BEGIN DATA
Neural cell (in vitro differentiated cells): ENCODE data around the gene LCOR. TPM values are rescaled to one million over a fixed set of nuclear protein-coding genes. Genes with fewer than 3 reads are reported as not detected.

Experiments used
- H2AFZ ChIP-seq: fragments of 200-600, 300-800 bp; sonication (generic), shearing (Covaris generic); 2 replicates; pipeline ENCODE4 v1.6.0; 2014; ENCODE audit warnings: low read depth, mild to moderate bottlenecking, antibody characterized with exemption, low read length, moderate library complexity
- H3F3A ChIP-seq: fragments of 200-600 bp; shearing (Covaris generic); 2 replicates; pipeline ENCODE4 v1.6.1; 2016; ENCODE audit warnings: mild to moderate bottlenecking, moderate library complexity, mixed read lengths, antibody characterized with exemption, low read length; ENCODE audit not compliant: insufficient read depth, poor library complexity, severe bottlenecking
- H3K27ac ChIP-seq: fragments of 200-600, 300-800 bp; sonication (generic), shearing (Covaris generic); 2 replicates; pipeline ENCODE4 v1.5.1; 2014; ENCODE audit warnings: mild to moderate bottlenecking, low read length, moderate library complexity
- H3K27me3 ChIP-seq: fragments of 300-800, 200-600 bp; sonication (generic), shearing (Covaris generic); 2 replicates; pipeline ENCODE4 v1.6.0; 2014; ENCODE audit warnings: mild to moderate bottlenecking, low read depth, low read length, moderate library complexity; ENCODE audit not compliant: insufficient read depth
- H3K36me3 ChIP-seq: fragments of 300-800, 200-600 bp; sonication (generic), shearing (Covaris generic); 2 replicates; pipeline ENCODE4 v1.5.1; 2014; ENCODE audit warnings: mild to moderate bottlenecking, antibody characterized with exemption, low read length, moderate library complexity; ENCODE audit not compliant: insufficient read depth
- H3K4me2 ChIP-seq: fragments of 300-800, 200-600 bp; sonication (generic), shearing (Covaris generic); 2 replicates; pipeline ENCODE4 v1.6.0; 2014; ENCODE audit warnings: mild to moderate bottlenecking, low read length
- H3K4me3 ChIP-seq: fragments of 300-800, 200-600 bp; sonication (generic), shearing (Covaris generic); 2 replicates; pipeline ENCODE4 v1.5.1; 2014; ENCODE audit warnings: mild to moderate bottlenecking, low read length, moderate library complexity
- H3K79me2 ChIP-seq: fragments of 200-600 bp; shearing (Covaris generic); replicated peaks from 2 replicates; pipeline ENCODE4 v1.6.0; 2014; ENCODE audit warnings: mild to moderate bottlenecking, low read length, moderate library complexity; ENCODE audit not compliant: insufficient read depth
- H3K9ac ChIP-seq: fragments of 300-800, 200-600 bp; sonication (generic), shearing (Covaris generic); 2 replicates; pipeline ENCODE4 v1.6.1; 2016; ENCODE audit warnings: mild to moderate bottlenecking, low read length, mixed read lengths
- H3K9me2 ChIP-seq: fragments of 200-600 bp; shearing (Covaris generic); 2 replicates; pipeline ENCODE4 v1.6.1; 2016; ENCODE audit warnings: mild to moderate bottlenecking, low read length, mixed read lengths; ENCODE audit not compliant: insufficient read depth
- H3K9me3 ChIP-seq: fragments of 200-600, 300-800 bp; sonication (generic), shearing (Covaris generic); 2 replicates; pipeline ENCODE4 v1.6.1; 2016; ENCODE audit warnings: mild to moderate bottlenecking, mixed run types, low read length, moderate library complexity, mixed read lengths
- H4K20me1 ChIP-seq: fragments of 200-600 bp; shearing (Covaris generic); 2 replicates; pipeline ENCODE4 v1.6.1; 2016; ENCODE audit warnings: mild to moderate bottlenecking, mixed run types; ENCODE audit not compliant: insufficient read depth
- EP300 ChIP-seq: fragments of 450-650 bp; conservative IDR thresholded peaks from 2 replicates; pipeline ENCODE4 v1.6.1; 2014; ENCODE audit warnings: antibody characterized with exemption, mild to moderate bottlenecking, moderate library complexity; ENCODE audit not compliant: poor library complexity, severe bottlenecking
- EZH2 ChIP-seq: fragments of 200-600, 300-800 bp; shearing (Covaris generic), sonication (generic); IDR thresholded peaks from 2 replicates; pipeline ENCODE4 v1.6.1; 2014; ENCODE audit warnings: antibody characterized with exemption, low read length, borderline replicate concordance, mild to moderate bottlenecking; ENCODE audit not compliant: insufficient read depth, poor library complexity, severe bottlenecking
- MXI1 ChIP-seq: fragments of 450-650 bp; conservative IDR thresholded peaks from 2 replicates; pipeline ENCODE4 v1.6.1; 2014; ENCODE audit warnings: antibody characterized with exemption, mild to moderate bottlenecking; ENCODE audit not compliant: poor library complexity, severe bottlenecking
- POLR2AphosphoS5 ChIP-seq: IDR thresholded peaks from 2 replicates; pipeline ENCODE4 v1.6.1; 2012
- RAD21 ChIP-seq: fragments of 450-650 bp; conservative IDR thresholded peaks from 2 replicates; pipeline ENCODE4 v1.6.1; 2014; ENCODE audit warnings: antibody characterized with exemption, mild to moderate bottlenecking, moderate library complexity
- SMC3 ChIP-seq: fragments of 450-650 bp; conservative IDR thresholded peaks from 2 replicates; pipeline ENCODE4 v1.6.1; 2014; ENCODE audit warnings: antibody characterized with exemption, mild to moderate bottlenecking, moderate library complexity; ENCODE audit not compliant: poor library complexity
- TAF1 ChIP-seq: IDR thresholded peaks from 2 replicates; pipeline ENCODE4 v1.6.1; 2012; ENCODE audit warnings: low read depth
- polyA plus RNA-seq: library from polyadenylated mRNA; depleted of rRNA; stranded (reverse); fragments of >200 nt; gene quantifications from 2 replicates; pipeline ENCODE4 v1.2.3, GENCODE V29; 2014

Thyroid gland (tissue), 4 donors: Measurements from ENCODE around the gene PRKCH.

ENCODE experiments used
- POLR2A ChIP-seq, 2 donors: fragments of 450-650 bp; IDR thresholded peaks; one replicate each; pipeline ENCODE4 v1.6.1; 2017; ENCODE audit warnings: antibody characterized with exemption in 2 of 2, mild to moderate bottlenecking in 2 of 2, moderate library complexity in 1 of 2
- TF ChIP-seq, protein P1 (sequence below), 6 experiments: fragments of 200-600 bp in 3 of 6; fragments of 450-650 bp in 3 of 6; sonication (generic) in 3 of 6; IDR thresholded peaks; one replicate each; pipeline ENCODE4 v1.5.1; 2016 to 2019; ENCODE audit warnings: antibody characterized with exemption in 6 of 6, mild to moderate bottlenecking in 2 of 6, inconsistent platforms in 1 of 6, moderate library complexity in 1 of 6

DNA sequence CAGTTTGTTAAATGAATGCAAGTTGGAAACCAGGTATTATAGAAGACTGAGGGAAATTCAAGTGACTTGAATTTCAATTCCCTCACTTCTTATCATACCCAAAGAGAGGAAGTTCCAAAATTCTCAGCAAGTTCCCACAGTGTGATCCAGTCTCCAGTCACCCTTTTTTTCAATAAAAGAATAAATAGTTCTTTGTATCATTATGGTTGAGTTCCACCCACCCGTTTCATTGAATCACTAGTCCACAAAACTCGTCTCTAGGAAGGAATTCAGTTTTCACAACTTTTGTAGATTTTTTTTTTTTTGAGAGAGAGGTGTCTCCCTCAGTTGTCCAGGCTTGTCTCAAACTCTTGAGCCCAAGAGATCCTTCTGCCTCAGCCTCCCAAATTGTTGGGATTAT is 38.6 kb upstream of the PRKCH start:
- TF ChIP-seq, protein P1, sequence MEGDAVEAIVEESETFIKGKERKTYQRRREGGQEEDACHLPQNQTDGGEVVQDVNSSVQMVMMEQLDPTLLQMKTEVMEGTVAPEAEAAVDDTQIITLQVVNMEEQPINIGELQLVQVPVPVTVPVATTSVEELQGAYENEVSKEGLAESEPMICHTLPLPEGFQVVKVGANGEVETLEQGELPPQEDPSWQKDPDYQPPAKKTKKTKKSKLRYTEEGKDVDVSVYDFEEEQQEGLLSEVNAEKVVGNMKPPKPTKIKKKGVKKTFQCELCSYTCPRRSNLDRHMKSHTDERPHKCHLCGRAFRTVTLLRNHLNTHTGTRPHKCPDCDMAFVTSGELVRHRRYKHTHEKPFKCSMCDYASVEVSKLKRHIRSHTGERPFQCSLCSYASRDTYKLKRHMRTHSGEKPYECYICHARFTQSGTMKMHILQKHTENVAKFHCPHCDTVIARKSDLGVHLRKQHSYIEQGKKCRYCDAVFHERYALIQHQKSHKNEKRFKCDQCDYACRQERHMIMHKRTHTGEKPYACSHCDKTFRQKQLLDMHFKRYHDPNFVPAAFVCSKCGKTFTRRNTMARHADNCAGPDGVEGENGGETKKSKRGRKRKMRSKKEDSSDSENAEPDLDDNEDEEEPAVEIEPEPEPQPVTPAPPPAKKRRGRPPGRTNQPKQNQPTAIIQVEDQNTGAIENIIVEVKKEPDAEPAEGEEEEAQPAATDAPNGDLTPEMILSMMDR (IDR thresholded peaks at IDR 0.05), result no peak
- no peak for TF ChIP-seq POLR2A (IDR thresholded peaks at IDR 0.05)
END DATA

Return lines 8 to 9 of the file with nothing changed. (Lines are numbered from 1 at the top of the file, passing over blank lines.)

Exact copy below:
- H3K4me2 ChIP-seq: fragments of 300-800, 200-600 bp; sonication (generic), shearing (Covaris generic); 2 replicates; pipeline ENCODE4 v1.6.0; 2014; ENCODE audit warnings: mild to moderate bottlenecking, low read length
- H3K4me3 ChIP-seq: fragments of 300-800, 200-600 bp; sonication (generic), shearing (Covaris generic); 2 replicates; pipeline ENCODE4 v1.5.1; 2014; ENCODE audit warnings: mild to moderate bottlenecking, low read length, moderate library complexity